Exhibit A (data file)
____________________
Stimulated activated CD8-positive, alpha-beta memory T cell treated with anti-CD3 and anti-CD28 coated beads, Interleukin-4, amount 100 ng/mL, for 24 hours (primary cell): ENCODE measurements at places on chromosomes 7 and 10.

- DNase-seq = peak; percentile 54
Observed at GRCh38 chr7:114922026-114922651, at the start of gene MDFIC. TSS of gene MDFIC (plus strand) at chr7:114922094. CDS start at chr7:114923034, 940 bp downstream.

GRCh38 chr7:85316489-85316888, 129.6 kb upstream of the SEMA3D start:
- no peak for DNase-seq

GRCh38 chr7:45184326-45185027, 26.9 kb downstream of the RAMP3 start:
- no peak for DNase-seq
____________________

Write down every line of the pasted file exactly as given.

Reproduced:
Stimulated activated CD8-positive, alpha-beta memory T cell treated with anti-CD3 and anti-CD28 coated beads, Interleukin-4, amount 100 ng/mL, for 24 hours (primary cell): ENCODE measurements at places on chromosomes 7 and 10.

- DNase-seq = peak; percentile 54
Observed at GRCh38 chr7:114922026-114922651, at the start of gene MDFIC. TSS of gene MDFIC (plus strand) at chr7:114922094. CDS start at chr7:114923034, 940 bp downstream.

GRCh38 chr7:85316489-85316888, 129.6 kb upstream of the SEMA3D start:
- no peak for DNase-seq

GRCh38 chr7:45184326-45185027, 26.9 kb downstream of the RAMP3 start:
- no peak for DNase-seq